But hey, what the fuck do I know? Not much, especially when it comes to interpreting films made by much smarter gentlemen and women than myself. I watched The Enemy this week and had to watch a 30 minute Youtube video explaining it to me afterwards and it was all so basic and self-explanatory that I felt like an idiot. But, again, none of these interpretations matter if Valhalla Rising doesn’t connect with you and I think for many people it won’t. I went into Only God Forgives POSITIVE that I was going to love it, but instead felt the same way I felt after watching Malick’s To The Wonder: That the stylistic choices overwhelmed the story they were trying to tell and the film became a self-parody. Watching To The Wonder made me see through the eyes of every person that talked shit about Malick’s movies about how the voiceovers were self-indulgent and the story lines were barely sturdy enough to carry a short film, let alone his 160 minute long behemoths. There can be only so much tone poem. Only God Forgives was the first time I saw Refn as someone way more interested in visual and thematic storytelling than in character and narrative. I know that’s not true because Bronson, Pusher 2 and Drive are filled with indelible characters and searing narrative momentum and Refn’s also not trying to keep the viewer at a distance, he’s giddily asking you to come along for the ride. But enigmatic cinema for its own sake will not carry him through too many more movies…if even one more.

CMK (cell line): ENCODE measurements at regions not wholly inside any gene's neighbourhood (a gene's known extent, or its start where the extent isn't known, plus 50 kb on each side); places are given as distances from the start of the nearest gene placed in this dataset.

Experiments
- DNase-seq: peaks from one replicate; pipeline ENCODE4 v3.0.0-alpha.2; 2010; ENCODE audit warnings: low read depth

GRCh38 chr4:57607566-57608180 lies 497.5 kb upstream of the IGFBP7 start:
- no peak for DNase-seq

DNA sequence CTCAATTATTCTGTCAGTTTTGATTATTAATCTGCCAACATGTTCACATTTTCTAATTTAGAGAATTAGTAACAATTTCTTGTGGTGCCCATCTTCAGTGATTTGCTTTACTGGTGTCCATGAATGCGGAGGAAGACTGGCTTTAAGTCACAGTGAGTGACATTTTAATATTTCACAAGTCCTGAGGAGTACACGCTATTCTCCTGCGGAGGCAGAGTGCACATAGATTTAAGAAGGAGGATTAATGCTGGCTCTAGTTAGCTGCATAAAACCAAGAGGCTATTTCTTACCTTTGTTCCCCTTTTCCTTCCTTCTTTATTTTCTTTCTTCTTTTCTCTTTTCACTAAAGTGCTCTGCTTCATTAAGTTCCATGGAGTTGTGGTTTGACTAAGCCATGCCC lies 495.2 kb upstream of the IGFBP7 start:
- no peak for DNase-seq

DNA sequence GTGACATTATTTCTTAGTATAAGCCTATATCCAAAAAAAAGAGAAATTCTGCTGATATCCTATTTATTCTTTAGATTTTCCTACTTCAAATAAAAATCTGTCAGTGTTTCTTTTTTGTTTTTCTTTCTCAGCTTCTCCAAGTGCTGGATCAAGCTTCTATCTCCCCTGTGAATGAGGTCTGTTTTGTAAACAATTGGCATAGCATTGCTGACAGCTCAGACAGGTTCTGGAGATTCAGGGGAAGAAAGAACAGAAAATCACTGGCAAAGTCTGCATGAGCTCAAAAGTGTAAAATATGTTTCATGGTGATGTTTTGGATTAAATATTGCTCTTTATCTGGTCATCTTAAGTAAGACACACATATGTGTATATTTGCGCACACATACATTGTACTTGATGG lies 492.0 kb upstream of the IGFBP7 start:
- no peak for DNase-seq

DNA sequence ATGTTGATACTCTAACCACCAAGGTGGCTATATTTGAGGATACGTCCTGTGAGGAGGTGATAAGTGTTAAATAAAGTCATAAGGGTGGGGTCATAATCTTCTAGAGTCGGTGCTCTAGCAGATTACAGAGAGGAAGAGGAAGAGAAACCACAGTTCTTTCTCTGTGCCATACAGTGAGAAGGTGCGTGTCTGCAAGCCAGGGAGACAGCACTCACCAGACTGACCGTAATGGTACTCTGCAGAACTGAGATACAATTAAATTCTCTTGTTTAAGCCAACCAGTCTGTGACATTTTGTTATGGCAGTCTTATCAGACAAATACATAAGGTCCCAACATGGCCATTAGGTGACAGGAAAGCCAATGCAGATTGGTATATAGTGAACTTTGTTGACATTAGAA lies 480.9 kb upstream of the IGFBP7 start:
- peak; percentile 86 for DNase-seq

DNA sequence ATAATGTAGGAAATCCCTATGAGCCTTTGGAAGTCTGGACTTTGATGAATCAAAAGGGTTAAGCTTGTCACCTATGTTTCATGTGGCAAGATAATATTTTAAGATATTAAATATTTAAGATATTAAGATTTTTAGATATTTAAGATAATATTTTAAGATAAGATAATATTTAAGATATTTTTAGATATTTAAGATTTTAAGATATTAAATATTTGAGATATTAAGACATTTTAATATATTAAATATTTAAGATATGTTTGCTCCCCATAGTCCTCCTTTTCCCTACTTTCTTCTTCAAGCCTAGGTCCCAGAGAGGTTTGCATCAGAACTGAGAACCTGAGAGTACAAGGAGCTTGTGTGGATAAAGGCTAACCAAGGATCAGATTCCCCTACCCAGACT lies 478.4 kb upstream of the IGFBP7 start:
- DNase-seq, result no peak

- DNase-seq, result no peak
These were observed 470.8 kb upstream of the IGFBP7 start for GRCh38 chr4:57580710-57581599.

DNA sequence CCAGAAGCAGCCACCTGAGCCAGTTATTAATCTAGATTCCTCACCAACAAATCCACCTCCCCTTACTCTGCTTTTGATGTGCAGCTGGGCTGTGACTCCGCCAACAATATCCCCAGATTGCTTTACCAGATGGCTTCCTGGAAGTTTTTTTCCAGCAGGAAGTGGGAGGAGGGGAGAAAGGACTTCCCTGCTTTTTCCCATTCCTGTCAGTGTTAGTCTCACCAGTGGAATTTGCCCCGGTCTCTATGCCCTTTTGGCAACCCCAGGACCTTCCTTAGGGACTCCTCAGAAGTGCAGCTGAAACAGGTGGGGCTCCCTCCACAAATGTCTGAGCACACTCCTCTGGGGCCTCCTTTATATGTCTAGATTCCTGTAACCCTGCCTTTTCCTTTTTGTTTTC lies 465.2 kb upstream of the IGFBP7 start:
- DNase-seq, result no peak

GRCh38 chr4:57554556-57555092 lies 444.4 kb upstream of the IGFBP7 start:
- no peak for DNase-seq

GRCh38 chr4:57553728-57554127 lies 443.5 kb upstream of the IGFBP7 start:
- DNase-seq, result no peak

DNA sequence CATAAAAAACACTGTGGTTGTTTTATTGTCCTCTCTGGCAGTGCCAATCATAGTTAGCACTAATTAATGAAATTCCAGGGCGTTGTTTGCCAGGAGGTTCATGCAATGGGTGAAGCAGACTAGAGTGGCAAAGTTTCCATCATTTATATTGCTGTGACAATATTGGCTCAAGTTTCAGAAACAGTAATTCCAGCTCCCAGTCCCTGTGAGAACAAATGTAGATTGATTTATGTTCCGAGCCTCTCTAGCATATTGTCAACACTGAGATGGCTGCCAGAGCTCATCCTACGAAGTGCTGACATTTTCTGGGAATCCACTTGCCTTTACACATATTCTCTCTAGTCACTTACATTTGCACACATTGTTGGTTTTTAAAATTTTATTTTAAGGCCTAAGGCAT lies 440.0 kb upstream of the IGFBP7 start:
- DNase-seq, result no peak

With Valhalla Rising I felt like those instincts were clashing at times, but I wanted to see where the story was taking me. While I was never fully caught up in the character of One Eye or The Boy, I was also able to recognize that I wasn’t supposed to be, that these archetypes were my avatars for some deeper thematic shit coming my way. Actually, the characters in Only God Forgives are more three dimensional and have stronger motivations, but they are in service of a story I didn’t give a shit about, so the movie felt trivial and pretentious to me. And that is going to change with everybody, regardless of the quality of the film because so much of Refn’s work is left up to the viewer’s biases to interpret. My love of one-eyed vikings, Mads Mikkelsen and breathtaking cinematography pushed this one way ahead of Only God Forgives in my book.